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UPS

  • How Often Should I Replace My UPS Battery?

    What is the Lifespan of a Typical UPS Battery?

    The typical time frame for replacing a UPS battery is between 3-5 years.  However, sometimes the answer is "it depends".

    How often should I replace my UPS battery? Buy your UPS and SLA batteries at Batteryheads.comThe kind of load that the UPS battery is subjected to and the conditions can make a difference.  Sealed lead-acid batteries (SLA) are typically damaged by a full drain.  If you do regular load tests that drain them most of the way or if you have lost all power for extended periods of time, causing the battery to automatically switch on to power the server, then it may be a smart idea to replace them at 3 years.

    If they have generally stayed above the 80% charge for their entire lifetime, in a location with a nice even temperature, you can expect them to be functioning well closer to the 4 or 5-year mark.

    Don't Guess - TEST

    How often should you replace your UPS battery? Buy your UPS and SLA batteries from Batteryheads.comFollowing the manufacturer's instructions, create a maintenance plan for your UPSs.  The UPS batteries that last the longest, and provide the best performance, are those that are being managed and cared for.  Make sure your plan is simple, consistent and proactive.

    Testing will offer the best way to get an accurate picture of the fitness of the UPS.  While sealed-lead acid (SLA) batteries are called "maintenance free", this only means that you no longer have to add water to them.  Maintenance and regular testing are still recommended.

    SLA batteries will self-discharge.  Full capacity may not be possible is if the battery is not recharged periodically.  Typical monthly discharge is 3% per month.  A good idea is to check and recharge your unused SLA every three months.

    Inspect

    How often should you replace your UPS battery? Buy your UPS and SLA batteries from Batteryheads.comA swollen battery is a sure sign that your unit needs to be serviced.  Overcharging a battery may result in a swollen battery.  When excessive current flows into the battery after the battery has reached a full charge, the battery will heat up and cause it to expand.  A swollen battery should be removed from the system as soon as possible.

    Inspecting the battery regularly will also help you notice when leads may be starting to corrode.  Those can be cleaned, or the battery can be replaced.

    You may also enjoy Tips to Prolong the Life of Your UPS Battery and How to Find a Quality UPS Replacement Battery from Batteryheads.com.

  • Tips to Prolong the Life of Your UPS Battery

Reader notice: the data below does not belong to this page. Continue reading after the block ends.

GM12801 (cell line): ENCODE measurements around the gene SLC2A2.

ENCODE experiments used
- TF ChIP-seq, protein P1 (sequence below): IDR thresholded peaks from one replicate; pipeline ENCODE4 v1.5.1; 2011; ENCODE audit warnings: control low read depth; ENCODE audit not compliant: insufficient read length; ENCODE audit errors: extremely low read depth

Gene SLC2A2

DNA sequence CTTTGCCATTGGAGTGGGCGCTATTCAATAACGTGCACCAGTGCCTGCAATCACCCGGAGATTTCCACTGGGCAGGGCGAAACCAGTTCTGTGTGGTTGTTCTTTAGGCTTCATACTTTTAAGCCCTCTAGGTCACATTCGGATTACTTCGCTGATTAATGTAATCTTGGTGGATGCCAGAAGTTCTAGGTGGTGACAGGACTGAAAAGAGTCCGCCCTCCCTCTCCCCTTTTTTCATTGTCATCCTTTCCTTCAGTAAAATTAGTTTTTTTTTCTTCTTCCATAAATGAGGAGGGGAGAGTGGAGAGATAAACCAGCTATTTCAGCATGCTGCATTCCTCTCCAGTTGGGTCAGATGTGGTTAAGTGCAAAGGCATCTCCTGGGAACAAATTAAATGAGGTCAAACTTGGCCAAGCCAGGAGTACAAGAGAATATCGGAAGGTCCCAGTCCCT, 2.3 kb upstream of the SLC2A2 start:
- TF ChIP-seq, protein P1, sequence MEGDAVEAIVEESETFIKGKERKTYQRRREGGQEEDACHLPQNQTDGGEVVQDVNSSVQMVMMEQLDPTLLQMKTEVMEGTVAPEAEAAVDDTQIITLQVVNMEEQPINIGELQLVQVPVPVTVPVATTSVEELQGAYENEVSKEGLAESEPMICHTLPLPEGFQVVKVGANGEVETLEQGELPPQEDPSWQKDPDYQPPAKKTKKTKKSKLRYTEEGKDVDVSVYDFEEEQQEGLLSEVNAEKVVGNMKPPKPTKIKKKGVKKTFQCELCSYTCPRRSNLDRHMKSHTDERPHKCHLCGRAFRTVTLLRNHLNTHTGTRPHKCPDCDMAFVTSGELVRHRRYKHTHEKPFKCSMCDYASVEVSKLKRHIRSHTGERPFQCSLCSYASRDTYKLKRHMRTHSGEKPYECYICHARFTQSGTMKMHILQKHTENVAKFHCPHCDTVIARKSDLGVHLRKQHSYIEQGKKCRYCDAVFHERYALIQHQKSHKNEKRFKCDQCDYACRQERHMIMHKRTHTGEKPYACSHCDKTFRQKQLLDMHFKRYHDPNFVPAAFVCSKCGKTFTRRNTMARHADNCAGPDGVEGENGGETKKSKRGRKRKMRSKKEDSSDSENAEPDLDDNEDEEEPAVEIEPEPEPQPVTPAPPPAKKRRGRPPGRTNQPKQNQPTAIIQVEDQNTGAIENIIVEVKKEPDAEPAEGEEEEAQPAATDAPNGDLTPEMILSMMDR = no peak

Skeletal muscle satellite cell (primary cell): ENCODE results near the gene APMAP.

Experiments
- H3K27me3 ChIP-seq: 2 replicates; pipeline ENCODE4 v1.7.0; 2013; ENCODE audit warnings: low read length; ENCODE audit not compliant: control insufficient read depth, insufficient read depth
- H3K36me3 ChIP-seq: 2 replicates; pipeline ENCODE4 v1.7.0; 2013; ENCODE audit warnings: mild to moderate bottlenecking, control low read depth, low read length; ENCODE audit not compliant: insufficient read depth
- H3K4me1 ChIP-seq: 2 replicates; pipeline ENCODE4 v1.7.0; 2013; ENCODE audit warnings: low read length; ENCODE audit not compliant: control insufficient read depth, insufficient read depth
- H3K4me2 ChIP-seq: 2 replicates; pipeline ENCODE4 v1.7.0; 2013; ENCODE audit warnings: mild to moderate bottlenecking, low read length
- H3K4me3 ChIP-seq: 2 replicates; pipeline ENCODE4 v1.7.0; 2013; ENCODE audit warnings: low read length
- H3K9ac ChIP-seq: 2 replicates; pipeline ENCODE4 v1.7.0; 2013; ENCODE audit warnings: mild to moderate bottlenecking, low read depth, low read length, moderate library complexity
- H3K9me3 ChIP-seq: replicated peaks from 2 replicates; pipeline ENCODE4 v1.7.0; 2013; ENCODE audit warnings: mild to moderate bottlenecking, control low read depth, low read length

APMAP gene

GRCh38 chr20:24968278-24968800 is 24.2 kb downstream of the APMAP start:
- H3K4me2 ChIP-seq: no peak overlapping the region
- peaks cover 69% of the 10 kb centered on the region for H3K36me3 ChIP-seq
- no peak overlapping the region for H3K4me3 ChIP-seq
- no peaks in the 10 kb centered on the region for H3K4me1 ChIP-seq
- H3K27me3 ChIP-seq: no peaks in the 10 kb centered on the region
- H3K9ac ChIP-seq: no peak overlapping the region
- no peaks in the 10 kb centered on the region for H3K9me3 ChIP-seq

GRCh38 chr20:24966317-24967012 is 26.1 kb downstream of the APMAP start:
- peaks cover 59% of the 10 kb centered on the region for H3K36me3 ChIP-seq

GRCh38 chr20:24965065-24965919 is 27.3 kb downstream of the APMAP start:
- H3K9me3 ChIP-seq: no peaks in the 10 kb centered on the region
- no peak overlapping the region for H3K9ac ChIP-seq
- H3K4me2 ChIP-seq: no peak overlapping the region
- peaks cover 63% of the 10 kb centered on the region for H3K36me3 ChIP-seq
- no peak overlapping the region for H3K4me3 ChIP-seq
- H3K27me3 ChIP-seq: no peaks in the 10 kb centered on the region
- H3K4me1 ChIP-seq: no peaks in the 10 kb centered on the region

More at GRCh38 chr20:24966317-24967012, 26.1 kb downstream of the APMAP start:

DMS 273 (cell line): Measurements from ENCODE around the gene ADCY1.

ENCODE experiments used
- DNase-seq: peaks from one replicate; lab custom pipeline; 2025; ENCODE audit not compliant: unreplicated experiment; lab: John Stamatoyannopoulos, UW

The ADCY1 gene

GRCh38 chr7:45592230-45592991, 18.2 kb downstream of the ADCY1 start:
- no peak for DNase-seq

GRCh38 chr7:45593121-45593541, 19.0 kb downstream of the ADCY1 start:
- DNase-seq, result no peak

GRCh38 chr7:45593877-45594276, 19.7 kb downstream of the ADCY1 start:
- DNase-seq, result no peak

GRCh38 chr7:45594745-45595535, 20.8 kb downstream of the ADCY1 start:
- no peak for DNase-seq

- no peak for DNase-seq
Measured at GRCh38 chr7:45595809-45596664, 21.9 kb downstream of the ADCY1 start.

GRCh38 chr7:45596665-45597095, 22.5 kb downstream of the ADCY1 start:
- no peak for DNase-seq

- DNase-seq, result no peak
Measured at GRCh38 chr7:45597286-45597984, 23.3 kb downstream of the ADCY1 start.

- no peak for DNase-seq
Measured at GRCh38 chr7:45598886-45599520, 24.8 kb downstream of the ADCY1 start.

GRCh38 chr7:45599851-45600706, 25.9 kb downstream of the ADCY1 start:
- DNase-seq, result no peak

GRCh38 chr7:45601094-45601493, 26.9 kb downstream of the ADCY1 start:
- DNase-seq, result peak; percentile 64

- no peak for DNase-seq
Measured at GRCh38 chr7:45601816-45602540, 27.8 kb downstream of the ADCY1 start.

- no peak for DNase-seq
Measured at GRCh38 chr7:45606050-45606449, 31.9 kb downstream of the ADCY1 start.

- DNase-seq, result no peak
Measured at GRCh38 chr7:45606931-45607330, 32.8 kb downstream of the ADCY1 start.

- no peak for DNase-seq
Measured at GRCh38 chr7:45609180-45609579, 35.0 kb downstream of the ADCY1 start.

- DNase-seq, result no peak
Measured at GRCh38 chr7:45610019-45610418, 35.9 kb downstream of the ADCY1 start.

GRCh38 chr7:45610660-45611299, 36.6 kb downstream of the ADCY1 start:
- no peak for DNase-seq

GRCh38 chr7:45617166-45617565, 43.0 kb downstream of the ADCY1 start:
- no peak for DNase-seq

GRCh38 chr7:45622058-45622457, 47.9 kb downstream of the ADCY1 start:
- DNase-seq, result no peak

Increase the Life of Your UPS Battery

    Tips to prolong the life of your uninterruptible power supply-UPS battery Single Server

    The typical lifespan of an uninterruptible power supply (UPS) battery is 3 to 5 years. This silent hardware is found in server rooms everywhere protecting data centers from electrical interruption downtime.

    The type of load and conditions that the UPS battery has been put under will make a difference in how long it will continue to optimally perform. If the charge stays above 80% their lifetime and it doesn't experience many full drains, you can expect that they will last closer to the 4 to 5-year time frame.

    If you have lost all power for extended periods of time, and the battery has had to empty to compensate for that, it may be a good idea to replace the unit after 3 years.

    Continue reading
  • How to Find a Quality UPS Replacement Battery

    Uninterruptible Power Supply (UPS) replacement batteries at Batteryheads.com Uninterruptible Power Supply (UPS)

    UPS Batteries for Power Backup

    Do you have an Uninterruptible Power Supply (UPS) connected to a server, telephone system, workstation or to a home computer? UPS systems are a must for anyone that doesn’t want to experience the frustration of losing data, hours of work or just access to essential electronic equipment during a power outage.

    Setting up a UPS unit is fairly straight forward, put it under the desk or close to the equipment that will be connected to the outlets in the back of the unit. Plug in the equipment that you want to access the back up power generated by the UPS. Then plug the UPS into the wall. That is really all the basic requirements. Some UPS units are more advanced and have load balancing software, and many more fancy features but the general set up and operation of a UPS system is pretty simple. However, what happens when the alarm on the UPS starts going off and signals that it is time to replace the battery in the unit? Continue reading

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